Last year, when Anthony Lorenzo won an individual title at the state 1-2-3A wrestling championships, his Nikiski High School teammates almost seemed to be more excited for him than he was for himself.
Nikiski wrestling coach Abe Porter explained why everyone was thrilled to see Lorenzo pull through for his first state championship.
"He comes in as an underdog, and we're the only ones who know what he can do," Porter said. "He finally steps up and proves it, and it just happens to be at the state tournament."
As thrilling as the come-from-behind victory was, and as exciting as it was to see a wrestler claim a state title, Lorenzo just seemed to know it was something he had in him, and, while amazed at his feat, was also almost matter-of-fact when describing the road to his triumph.
"I knew I was capable of it, it just came down to how hard I practiced," Lorenzo said after the state championship meet last year.
Lorenzo, now a senior, is back to defend his title at 152 pounds this season, and while there are some new challenges to overcome, the methodology will be the same.
"I'm just going to go all out and let whatever happens happen," Lorenzo said after practice last week.
Lorenzo said he'd like to defend his individual title, but he's certainly got his work cut out for himself. Lorenzo placed second at the season-opening Houston Invitational, losing on points, 4-2, in the finals to Barrow's Spencer Hirt, last year's individual champion at 145.
"He's going to be the biggest competition in my weight class," Lorenzo said. "I've got to learn some more stuff and see if it works against him next time."
Lorenzo didn't get a rematch with Hirt at the Grace Invitational this past weekend he dropped a 4-3 decision to Gage Graika of Valdez in the tournament semifinal and was able to rebound and wrestle to a third-place finish but he also doesn't measure his success in terms of championships won.
"I feel like I can go out there and put up a good match with whoever," Lorenzo said. "There's a little bit of pressure (to repeat), but for the most part, it's still the same go out there and wrestle."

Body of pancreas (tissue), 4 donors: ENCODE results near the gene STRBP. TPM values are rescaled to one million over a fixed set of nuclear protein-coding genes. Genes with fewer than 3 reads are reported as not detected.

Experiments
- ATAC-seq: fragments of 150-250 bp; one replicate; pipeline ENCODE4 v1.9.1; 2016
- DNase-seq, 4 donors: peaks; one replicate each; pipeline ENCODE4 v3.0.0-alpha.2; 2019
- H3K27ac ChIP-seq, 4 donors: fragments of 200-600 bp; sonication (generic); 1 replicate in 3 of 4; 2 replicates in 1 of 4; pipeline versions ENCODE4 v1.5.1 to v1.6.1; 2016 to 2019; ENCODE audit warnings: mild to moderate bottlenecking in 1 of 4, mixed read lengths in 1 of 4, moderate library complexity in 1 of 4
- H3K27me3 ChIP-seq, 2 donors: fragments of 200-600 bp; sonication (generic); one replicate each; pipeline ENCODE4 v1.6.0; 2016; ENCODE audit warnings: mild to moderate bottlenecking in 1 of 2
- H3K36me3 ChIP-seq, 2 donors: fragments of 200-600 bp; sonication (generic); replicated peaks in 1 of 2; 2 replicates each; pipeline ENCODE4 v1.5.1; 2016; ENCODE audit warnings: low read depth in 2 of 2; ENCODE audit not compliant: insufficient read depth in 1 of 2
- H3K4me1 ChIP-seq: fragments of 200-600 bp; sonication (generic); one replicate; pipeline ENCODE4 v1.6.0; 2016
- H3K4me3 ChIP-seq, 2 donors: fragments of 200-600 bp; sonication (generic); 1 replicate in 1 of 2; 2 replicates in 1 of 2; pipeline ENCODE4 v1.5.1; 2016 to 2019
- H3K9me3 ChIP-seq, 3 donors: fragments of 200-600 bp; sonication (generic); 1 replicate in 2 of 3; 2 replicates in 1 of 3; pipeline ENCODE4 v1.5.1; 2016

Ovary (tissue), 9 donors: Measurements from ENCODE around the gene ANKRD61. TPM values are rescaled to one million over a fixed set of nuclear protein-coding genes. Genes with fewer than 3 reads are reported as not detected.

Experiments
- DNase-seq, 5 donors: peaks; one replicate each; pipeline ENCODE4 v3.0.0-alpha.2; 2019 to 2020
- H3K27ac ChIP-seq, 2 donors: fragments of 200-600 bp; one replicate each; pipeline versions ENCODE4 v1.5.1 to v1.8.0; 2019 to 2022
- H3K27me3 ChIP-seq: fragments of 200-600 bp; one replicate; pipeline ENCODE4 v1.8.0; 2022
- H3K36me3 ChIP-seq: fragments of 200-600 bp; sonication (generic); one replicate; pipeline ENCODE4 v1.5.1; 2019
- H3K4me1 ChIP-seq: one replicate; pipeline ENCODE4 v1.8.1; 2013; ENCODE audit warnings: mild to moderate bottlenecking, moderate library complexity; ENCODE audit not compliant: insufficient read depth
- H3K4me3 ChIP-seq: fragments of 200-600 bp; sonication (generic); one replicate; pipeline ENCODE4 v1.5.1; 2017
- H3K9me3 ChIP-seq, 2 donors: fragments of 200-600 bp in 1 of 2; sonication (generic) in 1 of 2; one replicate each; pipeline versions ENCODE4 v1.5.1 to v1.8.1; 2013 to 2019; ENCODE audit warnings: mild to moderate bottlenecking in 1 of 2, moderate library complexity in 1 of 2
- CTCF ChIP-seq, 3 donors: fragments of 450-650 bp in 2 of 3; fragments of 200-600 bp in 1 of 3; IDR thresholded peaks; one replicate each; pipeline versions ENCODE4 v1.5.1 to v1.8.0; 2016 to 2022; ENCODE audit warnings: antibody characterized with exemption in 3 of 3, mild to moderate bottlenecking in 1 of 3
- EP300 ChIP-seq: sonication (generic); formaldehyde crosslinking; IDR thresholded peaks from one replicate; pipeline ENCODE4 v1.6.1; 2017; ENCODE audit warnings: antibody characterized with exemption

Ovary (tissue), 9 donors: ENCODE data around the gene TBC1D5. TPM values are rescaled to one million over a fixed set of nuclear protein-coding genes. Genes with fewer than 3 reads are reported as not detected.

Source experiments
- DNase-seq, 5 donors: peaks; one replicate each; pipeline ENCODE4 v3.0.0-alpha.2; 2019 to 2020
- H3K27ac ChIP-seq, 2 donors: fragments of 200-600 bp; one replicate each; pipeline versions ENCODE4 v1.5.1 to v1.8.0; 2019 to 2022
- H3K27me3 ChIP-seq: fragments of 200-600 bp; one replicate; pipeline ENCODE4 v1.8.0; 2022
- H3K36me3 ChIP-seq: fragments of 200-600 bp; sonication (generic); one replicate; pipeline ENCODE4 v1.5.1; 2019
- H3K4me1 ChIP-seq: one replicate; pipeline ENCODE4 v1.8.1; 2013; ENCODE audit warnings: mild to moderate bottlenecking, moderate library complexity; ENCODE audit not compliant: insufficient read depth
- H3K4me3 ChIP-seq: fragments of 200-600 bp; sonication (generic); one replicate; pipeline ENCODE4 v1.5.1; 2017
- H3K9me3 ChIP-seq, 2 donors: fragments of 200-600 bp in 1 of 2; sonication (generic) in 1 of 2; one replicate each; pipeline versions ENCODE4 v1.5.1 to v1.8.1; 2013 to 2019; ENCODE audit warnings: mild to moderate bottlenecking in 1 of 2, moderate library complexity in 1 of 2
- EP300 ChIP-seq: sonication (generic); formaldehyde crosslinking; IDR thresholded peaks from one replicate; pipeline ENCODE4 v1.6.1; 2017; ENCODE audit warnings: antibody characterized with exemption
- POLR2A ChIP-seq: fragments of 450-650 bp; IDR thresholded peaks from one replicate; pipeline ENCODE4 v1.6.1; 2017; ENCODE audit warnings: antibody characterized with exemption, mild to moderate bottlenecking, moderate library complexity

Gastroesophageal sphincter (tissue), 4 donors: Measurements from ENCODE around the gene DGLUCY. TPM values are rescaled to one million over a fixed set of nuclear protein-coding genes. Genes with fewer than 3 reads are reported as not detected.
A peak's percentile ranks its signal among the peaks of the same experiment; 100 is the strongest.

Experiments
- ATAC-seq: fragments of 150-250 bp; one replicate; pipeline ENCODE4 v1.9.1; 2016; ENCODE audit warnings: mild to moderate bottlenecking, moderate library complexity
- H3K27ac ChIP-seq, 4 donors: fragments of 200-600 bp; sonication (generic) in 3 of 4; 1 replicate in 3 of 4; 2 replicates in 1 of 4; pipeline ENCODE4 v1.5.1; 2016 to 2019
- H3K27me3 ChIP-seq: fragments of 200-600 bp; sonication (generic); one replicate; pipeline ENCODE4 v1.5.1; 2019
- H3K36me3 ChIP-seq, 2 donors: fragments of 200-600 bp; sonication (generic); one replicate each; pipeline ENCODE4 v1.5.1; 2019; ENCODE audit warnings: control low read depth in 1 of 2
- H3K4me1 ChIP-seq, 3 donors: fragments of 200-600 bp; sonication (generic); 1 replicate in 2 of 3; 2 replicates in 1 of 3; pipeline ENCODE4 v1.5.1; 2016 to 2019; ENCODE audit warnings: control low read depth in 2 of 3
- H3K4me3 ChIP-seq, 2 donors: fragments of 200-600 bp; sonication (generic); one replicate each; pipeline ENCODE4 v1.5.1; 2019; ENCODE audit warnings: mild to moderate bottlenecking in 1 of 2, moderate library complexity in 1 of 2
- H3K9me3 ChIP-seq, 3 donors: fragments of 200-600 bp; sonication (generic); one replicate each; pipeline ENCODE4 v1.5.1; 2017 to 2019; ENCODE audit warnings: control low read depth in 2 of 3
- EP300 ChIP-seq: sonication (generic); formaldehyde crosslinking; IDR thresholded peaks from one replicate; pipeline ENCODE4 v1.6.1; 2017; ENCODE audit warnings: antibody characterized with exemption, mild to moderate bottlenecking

Lorenzo said self-reliance is what drew him to wrestling in the first place.
"I like that you can't blame your mistakes on anyone else," Lorenzo said. "It's a head-to-head matchup, you have to take responsibility for yourself."
Lorenzo said he first started wrestling with Nikiski's middle school program, having been talked into it by Steve Gillaspie, the pied piper of the Bulldogs' athletic program.
Though Gillaspie has since left Nikiski for Sitka, Lorenzo has stuck with athletics. In addition to wrestling, Lorenzo also ran on the Nikiski cross country team that went to the state championships in 2001, where he finished a respectable 33rd, and has played basketball, soccer and football for the Bulldogs.
Lorenzo said he also enjoys baseball (he's rooting for the Marlins), and while he wasn't able to play last summer, he'd like to play this summer, if time allows.
Lorenzo played football this fall at the urging of his father, Paul, after not playing since his freshman year.
"It had it's ups and downs, but it was definitely a fun experience," Lorenzo said.
Lorenzo said that athletics has played an important role in his high school career, providing a positive outlet for his energies.
"It's kept me busy, and not let me slip into any bad situations," Lorenzo said. "It keeps me in shape, and it helps get rid of any stress."
Lorenzo plans to attend college next fall, and the search is under way both for a school and for scholarship opportunities. Lorenzo said his grade point average is around 3.3, and his career goal is to pass on the type of encouragement he's received from coaches and teachers during his high school career.
"I'm going for physical education teaching and coaching," Lorenzo said, adding that his inspiration included "all the teachers that have been supportive of me. It makes me want to do the same thing."
Lorenzo said that right now, he mostly eats, sleeps and wrestles. He also spends a lot of time with his dog, Littlesone, a miniature pinscher. Fortunately, they have similar hobbies.
"It's lazy, so it will always just find you and take a nap," Lorenzo said.
Of course, Lorenzo will be plenty active on the wrestling mat over the next two months. The football season overlapped the beginning of the small-schools wrestling season, and Lorenzo said he was double-dipping for couple of weeks, going to football practice, then finishing up in the mat room.
"I was pretty anxious to get back to wrestling," Lorenzo said.
As a senior, Porter said Lorenzo will play a leadership role on this year's team.
"I just lead by example," Lorenzo said. "I go 100 percent at practice, and if I see something that shouldn't be going on, I say something about it.
"We've got a lot of potential this year. Get a few more bodies out, and we could make a run at a state title."
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